I purchased a property in 2008 and then rented it out in 2011. I want to make sure my depreciation is correct. I know that you can only depreciate the buildings and not the land. My Question is what value do I put for the buildings and land in Turbo Tax. is it the value of the building and land when I purchased in 2008 or the value when It was assessed by the County assessor in 2011?
The value was lower in 2011 than when I purchased so I need to know which one to use.
I appriciate the help!
Thanks again for the help! You guys are awesome.
Form 3115 can be used if there was NO depreciation taken, or it was taken using an incorrect procedure (such as depreciating it over 15 years), but it can NOT be used to correct the basis being depreciated (mathematical error).
Whenever you sell the property, makes sure you report the amount of depreciation that you actually took. When you do that, you will sort of be paying back the amount from your original error.
The IRS probably won't question any changes on your current tax return. The computers don't pick up that type of information very well (at least not yet), so unless an auditor looks at your tax return, it is very doubtful if any changes would ever be questioned. In the unlikely event they do, it should be a simple explanation of what happened.
I know I did this on one of my rental properties, but I corrected my basis in the 2nd year (2nd full year) so it didn't reduce the 2nd year deprecation by that much, and didn't really "stick out" as far as I could tell.
However, if I wasn't a tax preparer, I would consider not amending and just start things correctly on the 2015 return. 🙂
Depreciable basis :
In general, the adjusted tax basis of a principal residence is the cost of the property (i.e., what you paid for the property when you first purchased it), plus amounts paid for capital improvements, less any depreciation and casualty losses claimed for tax purposes. Improvements add value to the home, prolong its life, or adapt it to a new use. Regular repairs and maintenance are not included in the tax basis of the home. When a principal residence is converted to rental property, you need to know its basis for depreciation purposes. Its basis for depreciation purposes is the lesser of:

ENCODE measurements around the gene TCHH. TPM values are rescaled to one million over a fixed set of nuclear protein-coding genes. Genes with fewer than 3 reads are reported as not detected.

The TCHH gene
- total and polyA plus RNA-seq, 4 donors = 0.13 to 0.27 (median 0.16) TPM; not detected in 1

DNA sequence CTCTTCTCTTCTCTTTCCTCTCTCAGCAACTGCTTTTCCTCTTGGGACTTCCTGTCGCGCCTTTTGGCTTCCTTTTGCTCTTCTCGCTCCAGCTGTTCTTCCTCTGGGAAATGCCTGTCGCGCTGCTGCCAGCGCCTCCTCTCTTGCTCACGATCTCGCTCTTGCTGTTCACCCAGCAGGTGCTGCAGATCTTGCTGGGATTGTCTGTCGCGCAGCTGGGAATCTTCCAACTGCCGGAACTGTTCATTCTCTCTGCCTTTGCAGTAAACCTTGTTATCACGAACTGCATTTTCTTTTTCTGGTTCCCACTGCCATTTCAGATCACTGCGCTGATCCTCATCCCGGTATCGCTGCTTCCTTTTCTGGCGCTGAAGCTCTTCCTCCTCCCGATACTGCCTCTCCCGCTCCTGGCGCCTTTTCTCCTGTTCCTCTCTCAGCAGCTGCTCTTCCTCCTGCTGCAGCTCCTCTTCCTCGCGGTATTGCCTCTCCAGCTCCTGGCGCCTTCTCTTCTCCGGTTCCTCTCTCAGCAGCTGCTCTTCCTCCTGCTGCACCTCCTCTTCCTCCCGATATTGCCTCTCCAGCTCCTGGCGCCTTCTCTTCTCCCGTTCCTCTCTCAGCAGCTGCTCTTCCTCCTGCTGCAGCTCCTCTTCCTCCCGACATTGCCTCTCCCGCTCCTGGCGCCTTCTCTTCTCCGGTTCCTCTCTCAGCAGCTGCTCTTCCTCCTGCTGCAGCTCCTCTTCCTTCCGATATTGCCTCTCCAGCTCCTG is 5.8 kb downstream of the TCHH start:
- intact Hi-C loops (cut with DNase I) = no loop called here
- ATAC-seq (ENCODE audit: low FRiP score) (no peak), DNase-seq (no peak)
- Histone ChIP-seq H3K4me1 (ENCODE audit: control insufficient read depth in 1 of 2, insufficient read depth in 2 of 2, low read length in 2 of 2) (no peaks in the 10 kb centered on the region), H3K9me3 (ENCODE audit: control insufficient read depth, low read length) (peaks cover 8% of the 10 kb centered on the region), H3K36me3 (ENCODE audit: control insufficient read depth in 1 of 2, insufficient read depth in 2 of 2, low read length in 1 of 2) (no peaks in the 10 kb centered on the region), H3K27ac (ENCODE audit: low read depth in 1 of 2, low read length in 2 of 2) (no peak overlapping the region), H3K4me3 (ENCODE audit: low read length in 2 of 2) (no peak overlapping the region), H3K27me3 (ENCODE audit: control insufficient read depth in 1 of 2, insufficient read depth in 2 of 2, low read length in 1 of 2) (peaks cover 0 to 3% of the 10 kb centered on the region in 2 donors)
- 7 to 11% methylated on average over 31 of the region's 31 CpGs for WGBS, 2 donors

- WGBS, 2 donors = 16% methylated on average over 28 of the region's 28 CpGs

- The adjusted basis of the residence on the date of conversion, or
- The fair market value of the property at the time of conversion
When the property is converted the basis for depreciation is the lower of the adjusted basis on the date of conversion or the Fair Market Value (FMV) of the property at the time of conversion. Generally the basis is the cost of the property plus the amounts paid for capital improvements, less any depreciation and casualty losses claimed for the tax purposes.
<a rel="nofollow" target="_blank" href="https://www.irs.gov/uac/About-Form-3115">https://www.irs.gov/uac/About-Form-3115</a>
You would not be able to file 3115 for a math error related to your basis calculation.
On form 3115, which is attached to your current years filing you will need to calculated your depreciation as it should have been take and what was actually take and report the difference as an 3115 adjustment under your rental property.
A copy of form 3115 will need to be mailed separately to the IRS to the address in the 3115 instructions.